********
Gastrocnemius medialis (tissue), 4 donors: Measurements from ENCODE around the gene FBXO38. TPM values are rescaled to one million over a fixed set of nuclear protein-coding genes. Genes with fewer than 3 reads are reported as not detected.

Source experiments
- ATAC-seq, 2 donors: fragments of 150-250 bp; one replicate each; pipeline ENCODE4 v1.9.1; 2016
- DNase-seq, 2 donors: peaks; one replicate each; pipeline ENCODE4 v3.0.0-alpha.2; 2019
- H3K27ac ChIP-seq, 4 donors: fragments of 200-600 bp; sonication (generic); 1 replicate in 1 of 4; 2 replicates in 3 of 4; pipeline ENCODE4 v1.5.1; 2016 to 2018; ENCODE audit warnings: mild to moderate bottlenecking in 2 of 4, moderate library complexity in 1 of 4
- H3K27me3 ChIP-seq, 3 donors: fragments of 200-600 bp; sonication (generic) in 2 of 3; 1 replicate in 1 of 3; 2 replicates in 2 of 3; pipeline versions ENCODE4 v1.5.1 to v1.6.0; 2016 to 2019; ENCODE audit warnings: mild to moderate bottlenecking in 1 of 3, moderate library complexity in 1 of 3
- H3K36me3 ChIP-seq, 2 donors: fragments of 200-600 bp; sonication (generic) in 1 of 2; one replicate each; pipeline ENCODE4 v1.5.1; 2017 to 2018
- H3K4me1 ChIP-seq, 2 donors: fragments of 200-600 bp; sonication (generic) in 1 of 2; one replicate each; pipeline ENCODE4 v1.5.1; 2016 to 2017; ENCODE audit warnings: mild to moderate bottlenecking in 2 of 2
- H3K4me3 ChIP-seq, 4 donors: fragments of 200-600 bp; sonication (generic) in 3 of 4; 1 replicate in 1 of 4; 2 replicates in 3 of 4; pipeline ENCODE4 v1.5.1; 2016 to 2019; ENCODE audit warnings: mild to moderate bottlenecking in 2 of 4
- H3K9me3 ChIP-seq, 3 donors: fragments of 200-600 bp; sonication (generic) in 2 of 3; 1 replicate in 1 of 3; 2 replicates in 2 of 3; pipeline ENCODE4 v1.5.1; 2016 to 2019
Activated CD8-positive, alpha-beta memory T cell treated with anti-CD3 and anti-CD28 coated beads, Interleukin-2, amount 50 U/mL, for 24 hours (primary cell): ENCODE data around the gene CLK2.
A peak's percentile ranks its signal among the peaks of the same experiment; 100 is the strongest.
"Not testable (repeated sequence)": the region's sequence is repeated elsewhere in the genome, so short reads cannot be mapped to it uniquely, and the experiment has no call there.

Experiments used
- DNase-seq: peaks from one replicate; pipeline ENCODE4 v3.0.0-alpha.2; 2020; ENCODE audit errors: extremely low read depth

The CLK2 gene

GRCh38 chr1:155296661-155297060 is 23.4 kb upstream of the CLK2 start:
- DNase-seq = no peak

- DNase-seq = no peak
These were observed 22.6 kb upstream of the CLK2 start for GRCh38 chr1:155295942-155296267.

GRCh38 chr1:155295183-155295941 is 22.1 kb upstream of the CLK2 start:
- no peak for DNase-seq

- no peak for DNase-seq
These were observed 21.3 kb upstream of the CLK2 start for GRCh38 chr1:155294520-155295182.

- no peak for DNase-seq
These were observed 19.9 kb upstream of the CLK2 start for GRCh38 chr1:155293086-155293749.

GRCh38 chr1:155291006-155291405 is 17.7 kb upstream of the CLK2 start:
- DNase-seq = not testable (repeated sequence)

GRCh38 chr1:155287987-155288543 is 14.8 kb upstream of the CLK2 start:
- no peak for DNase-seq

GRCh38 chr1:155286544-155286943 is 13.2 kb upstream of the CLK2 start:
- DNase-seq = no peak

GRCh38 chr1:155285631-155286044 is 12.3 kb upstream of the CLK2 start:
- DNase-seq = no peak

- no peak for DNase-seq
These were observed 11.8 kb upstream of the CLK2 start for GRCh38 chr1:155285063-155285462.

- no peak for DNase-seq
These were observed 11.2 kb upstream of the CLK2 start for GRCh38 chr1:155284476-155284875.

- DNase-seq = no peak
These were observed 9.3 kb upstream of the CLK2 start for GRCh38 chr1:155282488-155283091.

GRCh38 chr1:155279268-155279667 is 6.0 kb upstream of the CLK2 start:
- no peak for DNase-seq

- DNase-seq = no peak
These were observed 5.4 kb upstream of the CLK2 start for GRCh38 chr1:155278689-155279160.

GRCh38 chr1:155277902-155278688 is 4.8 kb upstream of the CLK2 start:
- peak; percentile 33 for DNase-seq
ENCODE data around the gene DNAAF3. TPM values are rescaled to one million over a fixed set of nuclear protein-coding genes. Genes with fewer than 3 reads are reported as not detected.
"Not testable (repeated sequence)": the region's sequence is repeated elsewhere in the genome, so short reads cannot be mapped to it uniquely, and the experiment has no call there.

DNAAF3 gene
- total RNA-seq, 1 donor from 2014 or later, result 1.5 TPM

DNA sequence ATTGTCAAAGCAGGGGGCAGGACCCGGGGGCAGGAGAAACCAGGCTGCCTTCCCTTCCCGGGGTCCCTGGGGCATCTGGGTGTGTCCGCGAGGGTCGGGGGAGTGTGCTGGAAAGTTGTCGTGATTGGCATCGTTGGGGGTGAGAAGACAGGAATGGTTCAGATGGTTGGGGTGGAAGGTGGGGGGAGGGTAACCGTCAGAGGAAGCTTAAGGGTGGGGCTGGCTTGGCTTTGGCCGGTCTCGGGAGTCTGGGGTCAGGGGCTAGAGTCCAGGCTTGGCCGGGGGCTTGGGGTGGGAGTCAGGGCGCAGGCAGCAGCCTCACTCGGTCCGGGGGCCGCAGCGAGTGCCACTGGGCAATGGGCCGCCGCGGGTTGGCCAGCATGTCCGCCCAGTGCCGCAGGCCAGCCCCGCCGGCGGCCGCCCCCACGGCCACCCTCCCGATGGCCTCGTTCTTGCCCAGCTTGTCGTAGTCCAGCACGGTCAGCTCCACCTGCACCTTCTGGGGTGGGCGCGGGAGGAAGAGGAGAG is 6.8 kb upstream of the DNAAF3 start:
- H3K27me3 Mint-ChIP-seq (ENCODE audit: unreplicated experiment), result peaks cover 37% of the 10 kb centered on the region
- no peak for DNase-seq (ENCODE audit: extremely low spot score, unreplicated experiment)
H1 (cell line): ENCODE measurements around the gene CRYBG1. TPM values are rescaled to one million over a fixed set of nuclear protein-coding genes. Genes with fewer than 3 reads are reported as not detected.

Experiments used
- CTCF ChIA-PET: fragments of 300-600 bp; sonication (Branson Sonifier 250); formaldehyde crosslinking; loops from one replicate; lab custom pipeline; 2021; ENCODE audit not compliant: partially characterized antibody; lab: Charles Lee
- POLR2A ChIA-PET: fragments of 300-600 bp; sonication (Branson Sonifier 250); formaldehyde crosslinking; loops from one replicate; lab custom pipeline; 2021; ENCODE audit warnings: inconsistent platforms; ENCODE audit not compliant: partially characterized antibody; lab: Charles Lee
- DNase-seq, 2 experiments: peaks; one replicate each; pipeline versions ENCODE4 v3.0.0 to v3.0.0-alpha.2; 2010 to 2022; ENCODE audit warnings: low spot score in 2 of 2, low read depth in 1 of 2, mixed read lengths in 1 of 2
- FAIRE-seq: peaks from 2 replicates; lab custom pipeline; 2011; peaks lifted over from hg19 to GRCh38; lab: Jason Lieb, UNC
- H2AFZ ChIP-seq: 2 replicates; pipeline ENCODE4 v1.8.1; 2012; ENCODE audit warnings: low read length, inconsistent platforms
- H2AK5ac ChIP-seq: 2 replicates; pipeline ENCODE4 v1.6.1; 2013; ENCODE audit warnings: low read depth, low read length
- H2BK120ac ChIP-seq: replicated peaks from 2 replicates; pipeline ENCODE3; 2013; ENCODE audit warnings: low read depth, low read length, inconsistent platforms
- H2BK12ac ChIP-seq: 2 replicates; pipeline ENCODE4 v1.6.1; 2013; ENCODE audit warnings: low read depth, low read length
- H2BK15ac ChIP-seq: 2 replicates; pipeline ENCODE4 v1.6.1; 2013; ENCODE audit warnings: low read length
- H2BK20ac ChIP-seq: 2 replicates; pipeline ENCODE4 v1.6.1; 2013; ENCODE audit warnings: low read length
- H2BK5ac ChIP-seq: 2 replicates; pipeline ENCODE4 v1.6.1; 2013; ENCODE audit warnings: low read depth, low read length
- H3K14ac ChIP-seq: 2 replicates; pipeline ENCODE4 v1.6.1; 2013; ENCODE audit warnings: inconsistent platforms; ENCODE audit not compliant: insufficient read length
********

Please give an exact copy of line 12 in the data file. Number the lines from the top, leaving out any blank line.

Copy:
A peak's percentile ranks its signal among the peaks of the same experiment; 100 is the strongest.